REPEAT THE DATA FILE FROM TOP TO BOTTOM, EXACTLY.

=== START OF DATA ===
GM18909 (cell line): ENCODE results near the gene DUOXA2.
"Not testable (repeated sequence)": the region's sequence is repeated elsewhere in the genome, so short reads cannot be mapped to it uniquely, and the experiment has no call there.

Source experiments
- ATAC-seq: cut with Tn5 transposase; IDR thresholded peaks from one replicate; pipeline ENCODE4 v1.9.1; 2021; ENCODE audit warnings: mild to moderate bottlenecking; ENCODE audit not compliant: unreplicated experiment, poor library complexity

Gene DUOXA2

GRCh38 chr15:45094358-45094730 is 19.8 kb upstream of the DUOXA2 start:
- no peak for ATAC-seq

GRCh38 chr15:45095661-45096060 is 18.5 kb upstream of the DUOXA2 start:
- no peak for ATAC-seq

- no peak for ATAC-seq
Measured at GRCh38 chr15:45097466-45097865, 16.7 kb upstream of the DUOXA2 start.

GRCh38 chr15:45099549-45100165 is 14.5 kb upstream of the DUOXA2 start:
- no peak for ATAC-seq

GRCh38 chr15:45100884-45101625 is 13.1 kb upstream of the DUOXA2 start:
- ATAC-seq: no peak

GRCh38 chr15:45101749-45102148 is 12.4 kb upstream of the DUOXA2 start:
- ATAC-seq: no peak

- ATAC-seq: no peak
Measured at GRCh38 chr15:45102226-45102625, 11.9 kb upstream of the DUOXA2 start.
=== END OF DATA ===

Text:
GM18909 (cell line): ENCODE results near the gene DUOXA2.
"Not testable (repeated sequence)": the region's sequence is repeated elsewhere in the genome, so short reads cannot be mapped to it uniquely, and the experiment has no call there.

Source experiments
- ATAC-seq: cut with Tn5 transposase; IDR thresholded peaks from one replicate; pipeline ENCODE4 v1.9.1; 2021; ENCODE audit warnings: mild to moderate bottlenecking; ENCODE audit not compliant: unreplicated experiment, poor library complexity

Gene DUOXA2

GRCh38 chr15:45094358-45094730 is 19.8 kb upstream of the DUOXA2 start:
- no peak for ATAC-seq

GRCh38 chr15:45095661-45096060 is 18.5 kb upstream of the DUOXA2 start:
- no peak for ATAC-seq

- no peak for ATAC-seq
Measured at GRCh38 chr15:45097466-45097865, 16.7 kb upstream of the DUOXA2 start.

GRCh38 chr15:45099549-45100165 is 14.5 kb upstream of the DUOXA2 start:
- no peak for ATAC-seq

GRCh38 chr15:45100884-45101625 is 13.1 kb upstream of the DUOXA2 start:
- ATAC-seq: no peak

GRCh38 chr15:45101749-45102148 is 12.4 kb upstream of the DUOXA2 start:
- ATAC-seq: no peak

- ATAC-seq: no peak
Measured at GRCh38 chr15:45102226-45102625, 11.9 kb upstream of the DUOXA2 start.